Michael Whited purchased a modest home in Colorado’s Fourmile Canyon. He and his wife live in this beautiful area of Boulder County. Unfortunately, Mr. Whited’s next-door neighbor is the Federal Bureau of Land Management on whose property stood a dangerous, crumbling concrete mining shed. Despite numerous warnings, the Bureau did nothing to fix the problem, and the shed eventually collapsed, doing great damage to the Whited’s property. Wouldn’t you know it–the Bureau is trying to skirt responsibility for the damage.
Aggressive atheists groups, such as the American Humanist Association, are trying to tear down war memorials across the country–simply because those memorials were made in the shape of a cross. If the atheists succeed in this case, they will not stop until they have banned every public display of the cross in the country.
Although the federal government declined—because of the success of state conservation programs—to list the greater sage-grouse under the Endangered Species Act, it illegally imposed Draconian rules that place vast acres of federal lands off limits to lawful grazing and oil and gas activity, which provide jobs and are vital to local communities.
In response to demands by extremist environmental groups, the federal government adopted land management plans that threaten historic and important economic activities to protect a bird that is neither threatened nor endangered. Environmental groups may not abuse the Endangered Species Act to close federal land in the West to lawful uses that are vital to local economies.
The U.S. Army Corps of Engineers, which oversees vast areas of recreational lands that are open to the public, unconstitutionally prohibits visitors from exercising their Second Amendment protected right to self-defense in every way imaginable. Thanks to Mountain States’ victory on behalf of its clients, Elizabeth Nesbitt and Alan Baker, the Corps of Engineers is currently prohibited from enforcing its unconstitutional ordinance in the State of Idaho.
Colorado’s Constitution includes the Taxpayer’s Bill of Rights, which requires voter approval for all new taxes. A group of legislators challenged this constitutional provision, arguing that it infringes on their constitutional right to govern. Elected officials have no constitutional right to increase taxes without voter approval, much less standing to challenge a constitutional provision that protects taxpayers.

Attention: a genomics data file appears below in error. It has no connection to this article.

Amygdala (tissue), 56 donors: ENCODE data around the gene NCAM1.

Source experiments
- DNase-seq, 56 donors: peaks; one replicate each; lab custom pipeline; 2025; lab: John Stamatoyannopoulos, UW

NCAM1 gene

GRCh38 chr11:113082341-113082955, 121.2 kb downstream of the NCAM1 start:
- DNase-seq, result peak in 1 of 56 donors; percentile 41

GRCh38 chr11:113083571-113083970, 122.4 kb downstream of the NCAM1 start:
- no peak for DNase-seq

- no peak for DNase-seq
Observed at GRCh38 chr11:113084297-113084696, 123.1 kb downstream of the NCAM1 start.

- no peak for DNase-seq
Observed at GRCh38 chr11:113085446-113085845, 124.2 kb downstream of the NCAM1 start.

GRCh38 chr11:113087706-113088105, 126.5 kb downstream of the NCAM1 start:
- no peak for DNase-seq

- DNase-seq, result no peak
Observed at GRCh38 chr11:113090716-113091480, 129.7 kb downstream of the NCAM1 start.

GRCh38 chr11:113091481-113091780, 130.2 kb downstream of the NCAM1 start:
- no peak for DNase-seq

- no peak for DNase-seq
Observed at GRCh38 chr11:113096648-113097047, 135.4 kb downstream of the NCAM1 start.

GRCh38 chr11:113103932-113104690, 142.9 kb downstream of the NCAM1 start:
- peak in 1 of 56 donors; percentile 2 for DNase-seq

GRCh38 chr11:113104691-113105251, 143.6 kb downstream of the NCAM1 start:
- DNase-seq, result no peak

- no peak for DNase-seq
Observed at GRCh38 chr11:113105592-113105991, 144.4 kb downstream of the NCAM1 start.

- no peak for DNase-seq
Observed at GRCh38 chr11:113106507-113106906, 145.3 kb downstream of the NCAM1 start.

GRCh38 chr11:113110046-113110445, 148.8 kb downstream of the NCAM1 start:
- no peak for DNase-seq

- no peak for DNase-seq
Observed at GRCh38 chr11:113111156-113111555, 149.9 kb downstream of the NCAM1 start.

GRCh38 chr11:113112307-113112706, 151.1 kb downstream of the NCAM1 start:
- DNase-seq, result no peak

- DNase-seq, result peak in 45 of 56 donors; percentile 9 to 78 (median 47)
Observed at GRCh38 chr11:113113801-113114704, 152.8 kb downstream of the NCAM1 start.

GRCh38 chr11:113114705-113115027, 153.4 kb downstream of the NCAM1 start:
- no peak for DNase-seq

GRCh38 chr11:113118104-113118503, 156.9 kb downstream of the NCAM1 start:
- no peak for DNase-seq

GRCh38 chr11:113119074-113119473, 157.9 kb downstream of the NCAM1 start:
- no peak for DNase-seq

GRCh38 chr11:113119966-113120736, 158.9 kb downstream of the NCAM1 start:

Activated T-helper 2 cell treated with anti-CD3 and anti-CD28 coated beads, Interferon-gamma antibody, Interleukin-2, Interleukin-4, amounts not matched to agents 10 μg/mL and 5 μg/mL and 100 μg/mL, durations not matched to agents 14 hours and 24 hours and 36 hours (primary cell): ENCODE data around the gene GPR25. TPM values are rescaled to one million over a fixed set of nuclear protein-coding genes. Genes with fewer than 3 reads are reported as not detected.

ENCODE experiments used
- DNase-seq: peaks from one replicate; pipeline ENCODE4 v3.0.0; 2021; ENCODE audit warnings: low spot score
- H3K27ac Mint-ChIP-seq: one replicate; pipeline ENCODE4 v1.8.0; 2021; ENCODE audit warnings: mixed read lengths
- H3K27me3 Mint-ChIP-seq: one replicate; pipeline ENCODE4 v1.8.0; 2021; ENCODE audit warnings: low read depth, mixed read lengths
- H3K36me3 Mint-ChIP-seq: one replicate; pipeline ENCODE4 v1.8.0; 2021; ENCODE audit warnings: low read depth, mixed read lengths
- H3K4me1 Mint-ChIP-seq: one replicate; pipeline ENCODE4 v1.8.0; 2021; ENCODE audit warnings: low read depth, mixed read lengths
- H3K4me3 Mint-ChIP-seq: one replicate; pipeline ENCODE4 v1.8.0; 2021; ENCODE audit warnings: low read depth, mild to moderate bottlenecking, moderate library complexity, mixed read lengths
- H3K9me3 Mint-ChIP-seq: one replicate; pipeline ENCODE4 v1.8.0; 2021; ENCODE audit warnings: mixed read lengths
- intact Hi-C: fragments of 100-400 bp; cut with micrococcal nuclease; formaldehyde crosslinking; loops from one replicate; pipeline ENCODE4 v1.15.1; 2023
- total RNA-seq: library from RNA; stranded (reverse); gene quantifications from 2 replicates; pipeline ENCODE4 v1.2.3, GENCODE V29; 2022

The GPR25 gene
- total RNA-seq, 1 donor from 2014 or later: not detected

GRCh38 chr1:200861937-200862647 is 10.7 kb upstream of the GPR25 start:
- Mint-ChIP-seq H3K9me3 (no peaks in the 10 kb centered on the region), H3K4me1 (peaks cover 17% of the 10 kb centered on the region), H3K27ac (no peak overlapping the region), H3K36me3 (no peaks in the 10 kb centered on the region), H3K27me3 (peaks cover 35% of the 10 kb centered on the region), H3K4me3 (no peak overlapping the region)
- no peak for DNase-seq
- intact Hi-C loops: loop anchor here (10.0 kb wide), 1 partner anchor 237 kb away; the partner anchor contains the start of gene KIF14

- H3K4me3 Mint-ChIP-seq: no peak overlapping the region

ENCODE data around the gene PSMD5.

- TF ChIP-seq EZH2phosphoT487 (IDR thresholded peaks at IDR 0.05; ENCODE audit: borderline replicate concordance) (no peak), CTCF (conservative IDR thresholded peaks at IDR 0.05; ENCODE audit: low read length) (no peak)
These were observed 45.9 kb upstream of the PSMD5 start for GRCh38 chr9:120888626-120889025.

California regulations allow union organizers to enter private property and solicit the support of workers without compensating the property owner for the use of his property. No business owner should be forced to allow outside union organizers onto his property during business hours.
David A. and Pamela F. Herr own lakefront property on Crooked Lake near Watersmeet in Gogebic County in Michigan’s Upper Peninsula. It was their dream to own a lakefront home to share with their children and grandchildren.
One protection afforded small businesses from overly burdensome federal regulations is the requirement that agencies consider the economic impact of regulations on small businesses; however, no such analysis was done regarding the “waters of the United States” rules issued by the Obama administration.
Case Summary The greater sage-grouse is not on the Endangered Species Act list. Nevertheless, the government is using the bird to illegally restrict mining in ten states and has recommended banning mining on more than ten million acres of land in the West. Case History The greater sage-grouse is the largest grouse species in North…
Since 1872, federal law guaranteed citizens a “right to mine” on most federal lands. In direct conflict with that law, Oregon banned suction dredge mining, which is the only economically feasible method of extracting gold from rivers in the national forests.
In 2015, the Environmental Protection Agency released 3 million gallons of mineralized water at the Gold King Mine in Silverton, Colorado. To minimize its responsibility for the spill, the EPA hastily designated a vast area surrounding the mine as a Superfund site and thereby subjected its neighbors to financial liability for its actions.